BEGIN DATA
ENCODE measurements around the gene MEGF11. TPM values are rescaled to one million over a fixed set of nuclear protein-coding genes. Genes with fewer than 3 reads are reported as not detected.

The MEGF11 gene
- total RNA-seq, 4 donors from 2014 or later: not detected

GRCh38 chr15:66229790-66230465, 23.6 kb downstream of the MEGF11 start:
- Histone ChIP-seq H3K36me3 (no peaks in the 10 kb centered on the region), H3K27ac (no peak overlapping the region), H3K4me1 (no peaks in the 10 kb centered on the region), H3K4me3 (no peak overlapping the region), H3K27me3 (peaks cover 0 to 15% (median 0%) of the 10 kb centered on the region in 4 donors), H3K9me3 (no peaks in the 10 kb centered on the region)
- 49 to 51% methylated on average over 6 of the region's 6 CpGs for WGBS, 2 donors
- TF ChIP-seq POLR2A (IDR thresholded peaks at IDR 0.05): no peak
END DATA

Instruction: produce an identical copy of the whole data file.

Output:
ENCODE measurements around the gene MEGF11. TPM values are rescaled to one million over a fixed set of nuclear protein-coding genes. Genes with fewer than 3 reads are reported as not detected.

The MEGF11 gene
- total RNA-seq, 4 donors from 2014 or later: not detected

GRCh38 chr15:66229790-66230465, 23.6 kb downstream of the MEGF11 start:
- Histone ChIP-seq H3K36me3 (no peaks in the 10 kb centered on the region), H3K27ac (no peak overlapping the region), H3K4me1 (no peaks in the 10 kb centered on the region), H3K4me3 (no peak overlapping the region), H3K27me3 (peaks cover 0 to 15% (median 0%) of the 10 kb centered on the region in 4 donors), H3K9me3 (no peaks in the 10 kb centered on the region)
- 49 to 51% methylated on average over 6 of the region's 6 CpGs for WGBS, 2 donors
- TF ChIP-seq POLR2A (IDR thresholded peaks at IDR 0.05): no peak